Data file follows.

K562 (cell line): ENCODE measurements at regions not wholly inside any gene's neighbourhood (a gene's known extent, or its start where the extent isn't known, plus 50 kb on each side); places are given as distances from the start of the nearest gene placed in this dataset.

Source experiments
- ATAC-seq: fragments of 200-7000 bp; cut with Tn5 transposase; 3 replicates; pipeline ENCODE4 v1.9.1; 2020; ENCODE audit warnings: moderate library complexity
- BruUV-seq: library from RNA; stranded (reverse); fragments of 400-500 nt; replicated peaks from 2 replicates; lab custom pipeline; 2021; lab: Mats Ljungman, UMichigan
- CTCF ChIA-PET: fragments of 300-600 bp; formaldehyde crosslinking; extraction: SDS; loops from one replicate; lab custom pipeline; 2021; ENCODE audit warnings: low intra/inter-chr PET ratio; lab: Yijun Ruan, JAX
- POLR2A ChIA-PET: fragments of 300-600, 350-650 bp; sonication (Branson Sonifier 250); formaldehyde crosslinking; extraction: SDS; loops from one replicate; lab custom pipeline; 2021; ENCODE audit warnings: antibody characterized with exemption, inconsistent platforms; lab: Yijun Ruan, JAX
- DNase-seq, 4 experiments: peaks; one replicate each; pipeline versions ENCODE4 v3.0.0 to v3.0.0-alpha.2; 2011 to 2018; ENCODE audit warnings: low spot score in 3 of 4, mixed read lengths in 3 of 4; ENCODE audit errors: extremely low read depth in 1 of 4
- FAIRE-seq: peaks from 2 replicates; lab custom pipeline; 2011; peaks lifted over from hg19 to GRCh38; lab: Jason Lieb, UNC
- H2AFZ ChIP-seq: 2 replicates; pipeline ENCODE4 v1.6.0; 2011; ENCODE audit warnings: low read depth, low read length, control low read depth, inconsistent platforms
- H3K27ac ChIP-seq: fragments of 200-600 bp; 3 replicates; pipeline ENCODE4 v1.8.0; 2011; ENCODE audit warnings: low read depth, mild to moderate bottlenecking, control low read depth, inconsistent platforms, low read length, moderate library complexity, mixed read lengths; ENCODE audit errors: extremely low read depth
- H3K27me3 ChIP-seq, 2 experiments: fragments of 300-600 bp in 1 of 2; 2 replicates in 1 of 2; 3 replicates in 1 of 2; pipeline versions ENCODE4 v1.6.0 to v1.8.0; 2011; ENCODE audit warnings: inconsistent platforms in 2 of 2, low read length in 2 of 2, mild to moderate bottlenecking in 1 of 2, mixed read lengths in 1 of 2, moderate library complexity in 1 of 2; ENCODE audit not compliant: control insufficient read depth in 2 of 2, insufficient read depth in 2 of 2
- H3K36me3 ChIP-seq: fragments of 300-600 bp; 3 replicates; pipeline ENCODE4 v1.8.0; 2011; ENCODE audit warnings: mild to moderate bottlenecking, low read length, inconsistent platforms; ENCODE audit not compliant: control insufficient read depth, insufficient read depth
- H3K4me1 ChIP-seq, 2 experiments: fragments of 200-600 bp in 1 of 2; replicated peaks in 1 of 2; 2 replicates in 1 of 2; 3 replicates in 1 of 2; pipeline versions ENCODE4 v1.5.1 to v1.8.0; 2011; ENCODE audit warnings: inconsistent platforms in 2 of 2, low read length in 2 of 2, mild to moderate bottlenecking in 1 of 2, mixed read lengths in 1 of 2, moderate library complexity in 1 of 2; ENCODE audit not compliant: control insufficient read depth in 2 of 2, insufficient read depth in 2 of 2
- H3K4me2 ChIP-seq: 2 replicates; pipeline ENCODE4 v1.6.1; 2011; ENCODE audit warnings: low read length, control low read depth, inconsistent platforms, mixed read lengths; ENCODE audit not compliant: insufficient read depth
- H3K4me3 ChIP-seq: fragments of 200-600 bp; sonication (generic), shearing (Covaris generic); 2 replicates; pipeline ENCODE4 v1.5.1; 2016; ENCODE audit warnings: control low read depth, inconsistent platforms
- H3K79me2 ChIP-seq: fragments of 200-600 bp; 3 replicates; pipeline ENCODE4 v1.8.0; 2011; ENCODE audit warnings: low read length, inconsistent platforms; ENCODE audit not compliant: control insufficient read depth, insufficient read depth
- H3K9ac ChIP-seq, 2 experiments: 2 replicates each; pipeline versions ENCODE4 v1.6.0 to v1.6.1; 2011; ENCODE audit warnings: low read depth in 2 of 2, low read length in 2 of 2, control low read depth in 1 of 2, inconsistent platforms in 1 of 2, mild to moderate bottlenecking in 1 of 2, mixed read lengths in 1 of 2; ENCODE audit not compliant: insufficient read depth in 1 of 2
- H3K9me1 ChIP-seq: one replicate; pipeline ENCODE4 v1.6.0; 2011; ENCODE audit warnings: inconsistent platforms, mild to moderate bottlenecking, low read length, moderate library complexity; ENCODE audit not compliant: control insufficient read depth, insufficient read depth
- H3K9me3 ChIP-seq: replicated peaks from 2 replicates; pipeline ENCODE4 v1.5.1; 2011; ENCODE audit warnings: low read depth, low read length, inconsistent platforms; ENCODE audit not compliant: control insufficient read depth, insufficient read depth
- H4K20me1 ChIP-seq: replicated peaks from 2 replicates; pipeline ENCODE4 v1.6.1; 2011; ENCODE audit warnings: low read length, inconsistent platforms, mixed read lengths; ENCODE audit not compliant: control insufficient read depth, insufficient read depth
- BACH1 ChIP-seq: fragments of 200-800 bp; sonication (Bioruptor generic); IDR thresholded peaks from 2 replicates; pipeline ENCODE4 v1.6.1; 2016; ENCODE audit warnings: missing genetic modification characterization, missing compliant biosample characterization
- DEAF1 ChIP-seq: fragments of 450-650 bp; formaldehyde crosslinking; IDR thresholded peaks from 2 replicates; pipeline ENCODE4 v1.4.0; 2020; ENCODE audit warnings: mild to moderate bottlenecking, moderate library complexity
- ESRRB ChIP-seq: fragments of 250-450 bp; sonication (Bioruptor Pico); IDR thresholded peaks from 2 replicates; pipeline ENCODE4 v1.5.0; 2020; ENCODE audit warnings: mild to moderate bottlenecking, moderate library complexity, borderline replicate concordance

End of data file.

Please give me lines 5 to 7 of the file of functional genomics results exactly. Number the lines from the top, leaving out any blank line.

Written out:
- CTCF ChIA-PET: fragments of 300-600 bp; formaldehyde crosslinking; extraction: SDS; loops from one replicate; lab custom pipeline; 2021; ENCODE audit warnings: low intra/inter-chr PET ratio; lab: Yijun Ruan, JAX
- POLR2A ChIA-PET: fragments of 300-600, 350-650 bp; sonication (Branson Sonifier 250); formaldehyde crosslinking; extraction: SDS; loops from one replicate; lab custom pipeline; 2021; ENCODE audit warnings: antibody characterized with exemption, inconsistent platforms; lab: Yijun Ruan, JAX
- DNase-seq, 4 experiments: peaks; one replicate each; pipeline versions ENCODE4 v3.0.0 to v3.0.0-alpha.2; 2011 to 2018; ENCODE audit warnings: low spot score in 3 of 4, mixed read lengths in 3 of 4; ENCODE audit errors: extremely low read depth in 1 of 4